Red Fang - Arrows (Cover Artwork)

Red Fang

Arrows (2021)

Relapse Records

From the very start of the sludgy, creepy intro track “Take It Back”, you’ll know that Arrows is going to be slightly different from your typical Red Fang album. With their 5th full length, and no shortage of smaller releases in between, the stoner rockers from Portland have branched out on Arrows.

Make no mistake, this is still very much a Red Fang record and there could be no mistaking it for anything else. But the famously lighthearted quartet continue to evolve on Arrows, layering elements of more melodic styles into their traditionally sludgy swamp. The songs surely each have their own identity, but when pieced together in the astute manner they are, the album comes alive as a complete composition; the individual tracks are more like movements than they are songs.

This new venture towards slightly more conventional rock is first evidenced on the title track, which surprises with its repetitive simplicity before capturing the mind with its catchiness. Imagine if Sponge downtuned and used a chamber reverb.

That more riff heavy, alternative rock style is also showcased on songs like “Anodyne” and “Two High”, although sped up significantly and with the vocals closer to the front. They are both slamming, loud beasts, with just a bit of a groove to them, that are sure to become permanent staples in concert and in headphones. But the awesomely named “Fonzi Scheme” might actually top them, at least in terms of scale. The howling vocals and wandering guitars are layered with a string section; an unexpected experiment that escalates the track to an operatic level.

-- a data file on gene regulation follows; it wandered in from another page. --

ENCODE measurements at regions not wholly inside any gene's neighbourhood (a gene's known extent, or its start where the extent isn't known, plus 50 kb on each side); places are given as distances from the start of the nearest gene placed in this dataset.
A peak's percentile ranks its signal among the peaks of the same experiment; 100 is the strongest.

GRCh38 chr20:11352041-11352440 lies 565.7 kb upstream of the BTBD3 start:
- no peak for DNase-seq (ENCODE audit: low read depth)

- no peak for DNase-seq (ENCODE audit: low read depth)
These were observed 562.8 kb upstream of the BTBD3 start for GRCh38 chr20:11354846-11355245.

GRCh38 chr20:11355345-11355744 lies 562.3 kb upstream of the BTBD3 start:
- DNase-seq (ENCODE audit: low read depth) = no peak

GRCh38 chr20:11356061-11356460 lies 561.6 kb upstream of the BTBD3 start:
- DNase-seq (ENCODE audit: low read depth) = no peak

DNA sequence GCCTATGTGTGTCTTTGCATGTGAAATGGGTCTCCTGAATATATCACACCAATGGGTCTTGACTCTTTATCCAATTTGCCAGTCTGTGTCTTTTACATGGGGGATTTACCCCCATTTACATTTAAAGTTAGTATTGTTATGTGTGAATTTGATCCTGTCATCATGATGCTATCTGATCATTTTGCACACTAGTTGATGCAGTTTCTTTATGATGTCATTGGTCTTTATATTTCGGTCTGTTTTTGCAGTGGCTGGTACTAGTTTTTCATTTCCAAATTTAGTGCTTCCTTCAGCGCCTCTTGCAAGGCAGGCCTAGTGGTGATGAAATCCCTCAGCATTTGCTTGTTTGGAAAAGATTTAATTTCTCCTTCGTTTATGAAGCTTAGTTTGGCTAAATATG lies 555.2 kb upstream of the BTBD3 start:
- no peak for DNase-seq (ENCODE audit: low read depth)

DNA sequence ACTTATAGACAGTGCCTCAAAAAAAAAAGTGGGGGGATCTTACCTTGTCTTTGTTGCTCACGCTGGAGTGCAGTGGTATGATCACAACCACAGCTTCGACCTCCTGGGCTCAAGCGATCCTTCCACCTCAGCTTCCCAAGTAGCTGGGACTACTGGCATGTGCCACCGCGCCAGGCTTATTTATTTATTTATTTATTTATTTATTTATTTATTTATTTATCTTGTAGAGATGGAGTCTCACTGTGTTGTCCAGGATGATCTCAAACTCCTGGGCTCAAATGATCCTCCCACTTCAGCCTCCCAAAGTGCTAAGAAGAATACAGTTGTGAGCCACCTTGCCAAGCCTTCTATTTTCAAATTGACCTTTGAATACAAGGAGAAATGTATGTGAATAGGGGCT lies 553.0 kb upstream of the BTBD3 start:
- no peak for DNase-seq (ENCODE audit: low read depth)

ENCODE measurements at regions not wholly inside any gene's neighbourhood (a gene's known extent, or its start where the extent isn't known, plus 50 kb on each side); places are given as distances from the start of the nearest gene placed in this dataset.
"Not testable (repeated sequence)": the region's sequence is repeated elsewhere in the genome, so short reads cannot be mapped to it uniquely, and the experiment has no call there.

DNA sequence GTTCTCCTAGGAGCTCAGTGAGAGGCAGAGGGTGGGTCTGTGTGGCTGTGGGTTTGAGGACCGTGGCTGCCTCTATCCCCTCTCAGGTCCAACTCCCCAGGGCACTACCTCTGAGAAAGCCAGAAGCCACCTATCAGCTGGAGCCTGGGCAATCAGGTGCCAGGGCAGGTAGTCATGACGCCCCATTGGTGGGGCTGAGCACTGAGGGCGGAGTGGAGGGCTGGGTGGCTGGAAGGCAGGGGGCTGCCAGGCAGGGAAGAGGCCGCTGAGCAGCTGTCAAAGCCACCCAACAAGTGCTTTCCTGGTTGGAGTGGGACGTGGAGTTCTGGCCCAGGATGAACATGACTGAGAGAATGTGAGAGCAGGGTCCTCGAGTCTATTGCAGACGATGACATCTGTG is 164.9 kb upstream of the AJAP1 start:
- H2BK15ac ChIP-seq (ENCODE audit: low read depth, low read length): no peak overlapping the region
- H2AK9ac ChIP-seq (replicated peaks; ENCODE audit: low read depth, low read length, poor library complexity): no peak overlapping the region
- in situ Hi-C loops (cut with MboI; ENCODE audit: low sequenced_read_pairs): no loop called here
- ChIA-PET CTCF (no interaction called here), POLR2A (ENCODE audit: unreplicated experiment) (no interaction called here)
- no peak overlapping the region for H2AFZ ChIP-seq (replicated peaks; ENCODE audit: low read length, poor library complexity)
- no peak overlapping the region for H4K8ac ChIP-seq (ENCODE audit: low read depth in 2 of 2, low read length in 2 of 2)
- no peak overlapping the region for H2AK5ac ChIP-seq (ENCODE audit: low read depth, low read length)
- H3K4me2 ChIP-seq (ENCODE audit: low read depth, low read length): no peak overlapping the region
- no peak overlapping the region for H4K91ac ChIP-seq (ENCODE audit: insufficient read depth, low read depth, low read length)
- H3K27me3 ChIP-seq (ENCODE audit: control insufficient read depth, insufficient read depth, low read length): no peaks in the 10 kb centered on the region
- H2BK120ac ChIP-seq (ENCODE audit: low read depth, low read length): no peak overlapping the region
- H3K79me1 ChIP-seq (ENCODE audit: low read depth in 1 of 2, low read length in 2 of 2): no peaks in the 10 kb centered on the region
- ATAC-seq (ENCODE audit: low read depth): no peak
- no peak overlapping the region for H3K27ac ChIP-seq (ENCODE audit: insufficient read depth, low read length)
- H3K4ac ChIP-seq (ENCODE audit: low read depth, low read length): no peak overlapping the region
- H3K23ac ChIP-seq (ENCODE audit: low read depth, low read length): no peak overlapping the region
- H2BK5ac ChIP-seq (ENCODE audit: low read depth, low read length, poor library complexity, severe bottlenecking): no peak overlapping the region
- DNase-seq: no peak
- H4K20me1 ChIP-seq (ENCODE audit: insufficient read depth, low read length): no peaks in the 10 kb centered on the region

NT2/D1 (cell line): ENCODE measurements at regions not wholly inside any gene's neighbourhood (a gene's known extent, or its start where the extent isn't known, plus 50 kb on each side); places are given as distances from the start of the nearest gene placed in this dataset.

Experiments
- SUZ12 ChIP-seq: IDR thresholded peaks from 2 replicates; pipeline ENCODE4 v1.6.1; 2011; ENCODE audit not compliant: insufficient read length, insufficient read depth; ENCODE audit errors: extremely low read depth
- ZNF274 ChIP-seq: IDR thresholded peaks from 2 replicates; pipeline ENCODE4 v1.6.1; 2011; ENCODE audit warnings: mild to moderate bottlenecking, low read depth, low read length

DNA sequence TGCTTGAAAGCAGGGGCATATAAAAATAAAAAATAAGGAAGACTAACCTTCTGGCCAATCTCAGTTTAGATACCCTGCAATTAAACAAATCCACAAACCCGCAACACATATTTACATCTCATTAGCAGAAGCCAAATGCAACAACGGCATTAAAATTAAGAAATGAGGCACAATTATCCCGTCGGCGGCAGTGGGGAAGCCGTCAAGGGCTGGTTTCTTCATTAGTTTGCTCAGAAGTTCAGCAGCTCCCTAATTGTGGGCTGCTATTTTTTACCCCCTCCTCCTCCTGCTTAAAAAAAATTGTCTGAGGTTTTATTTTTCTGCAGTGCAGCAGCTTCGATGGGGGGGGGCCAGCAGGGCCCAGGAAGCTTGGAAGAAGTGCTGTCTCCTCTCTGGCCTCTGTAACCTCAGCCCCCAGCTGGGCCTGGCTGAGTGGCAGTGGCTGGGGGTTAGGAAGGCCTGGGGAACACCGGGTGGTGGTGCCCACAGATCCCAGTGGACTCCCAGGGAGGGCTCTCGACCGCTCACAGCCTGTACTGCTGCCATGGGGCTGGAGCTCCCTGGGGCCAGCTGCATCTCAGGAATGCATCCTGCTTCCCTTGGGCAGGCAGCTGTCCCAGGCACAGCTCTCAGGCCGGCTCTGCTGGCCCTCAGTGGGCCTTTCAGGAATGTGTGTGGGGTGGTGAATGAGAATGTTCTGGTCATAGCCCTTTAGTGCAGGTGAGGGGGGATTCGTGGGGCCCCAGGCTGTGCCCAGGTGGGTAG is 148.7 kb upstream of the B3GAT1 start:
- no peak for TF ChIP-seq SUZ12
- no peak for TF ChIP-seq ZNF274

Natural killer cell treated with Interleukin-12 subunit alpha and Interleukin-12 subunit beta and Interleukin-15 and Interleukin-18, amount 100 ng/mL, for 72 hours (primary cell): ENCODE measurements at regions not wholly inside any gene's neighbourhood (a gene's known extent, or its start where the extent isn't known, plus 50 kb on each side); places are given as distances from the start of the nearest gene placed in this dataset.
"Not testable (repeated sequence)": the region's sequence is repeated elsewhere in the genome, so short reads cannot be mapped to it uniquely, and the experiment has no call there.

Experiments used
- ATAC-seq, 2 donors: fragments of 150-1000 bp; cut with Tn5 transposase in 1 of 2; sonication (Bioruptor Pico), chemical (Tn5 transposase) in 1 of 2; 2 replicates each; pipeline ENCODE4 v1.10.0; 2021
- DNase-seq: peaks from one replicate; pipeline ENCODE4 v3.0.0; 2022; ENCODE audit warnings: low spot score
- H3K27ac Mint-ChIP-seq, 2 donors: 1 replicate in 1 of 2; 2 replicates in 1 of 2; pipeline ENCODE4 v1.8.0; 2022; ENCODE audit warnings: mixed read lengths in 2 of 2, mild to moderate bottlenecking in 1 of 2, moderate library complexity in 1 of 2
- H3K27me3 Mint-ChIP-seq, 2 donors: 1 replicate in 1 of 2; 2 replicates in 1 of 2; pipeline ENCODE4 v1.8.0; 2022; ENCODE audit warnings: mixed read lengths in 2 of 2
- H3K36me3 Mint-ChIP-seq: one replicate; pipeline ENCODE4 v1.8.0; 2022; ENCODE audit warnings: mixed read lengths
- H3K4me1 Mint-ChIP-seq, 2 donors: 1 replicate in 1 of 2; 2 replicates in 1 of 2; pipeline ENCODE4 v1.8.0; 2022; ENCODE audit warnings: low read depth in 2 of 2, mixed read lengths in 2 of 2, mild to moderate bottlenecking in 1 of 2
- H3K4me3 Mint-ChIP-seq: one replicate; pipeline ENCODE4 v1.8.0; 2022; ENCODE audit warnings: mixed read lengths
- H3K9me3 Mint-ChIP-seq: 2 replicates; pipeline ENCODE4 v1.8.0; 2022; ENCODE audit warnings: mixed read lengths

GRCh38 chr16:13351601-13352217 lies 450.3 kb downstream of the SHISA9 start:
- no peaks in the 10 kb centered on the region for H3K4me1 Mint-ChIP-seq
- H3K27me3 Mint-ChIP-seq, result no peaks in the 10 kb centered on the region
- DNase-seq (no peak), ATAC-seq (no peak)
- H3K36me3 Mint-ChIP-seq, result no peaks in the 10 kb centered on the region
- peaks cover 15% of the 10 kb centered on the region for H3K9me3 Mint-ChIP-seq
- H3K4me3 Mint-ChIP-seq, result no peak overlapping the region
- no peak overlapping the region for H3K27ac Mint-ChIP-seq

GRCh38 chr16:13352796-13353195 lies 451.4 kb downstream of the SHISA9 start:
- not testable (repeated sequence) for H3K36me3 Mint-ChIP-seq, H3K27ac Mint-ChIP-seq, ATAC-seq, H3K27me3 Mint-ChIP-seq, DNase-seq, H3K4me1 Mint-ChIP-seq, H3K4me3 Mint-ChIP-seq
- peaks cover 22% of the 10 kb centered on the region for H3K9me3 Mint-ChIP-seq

Even with the often upbeat nature of Arrows, this is no pop album, and the gloomy speculation of “Days Collide” should not be dismissed as out of place. Its run time reads a little long on paper, but the intertwined genre-play makes for a satisfying excursion that isn’t long-winded. “Days” and others like it also provide excellent contrast to the much briefer tracks, like the skate punk inspired bursts of “My Disaster” and “Rabbits in Hives”, and the unsettling instrumental “Interop-Mod”.

The grunge rock ease of “Why” brings in the back quarter of the set, heightening toward the scatterbrained fun of “Dr Owl”. The latter is a ripper, even if I would’ve preferred the drums to be less stifled and maybe brought a little further forward. It fits the style though, and it goes to show that even with the band trying out some new things, Red Fang still remain true to their nature.

In many ways, Arrows is the exact album Red Fang had to make, at the exact moment they made it. Five years ago, their previous effort Only Ghosts was generally well liked, but at times seemed stale and redundant. Whatever the reason for the long gap between albums was, it worked to their advantage. They have grown musically, taking their time to mould new ideas and influences into their existing template without ever compromising its integrity.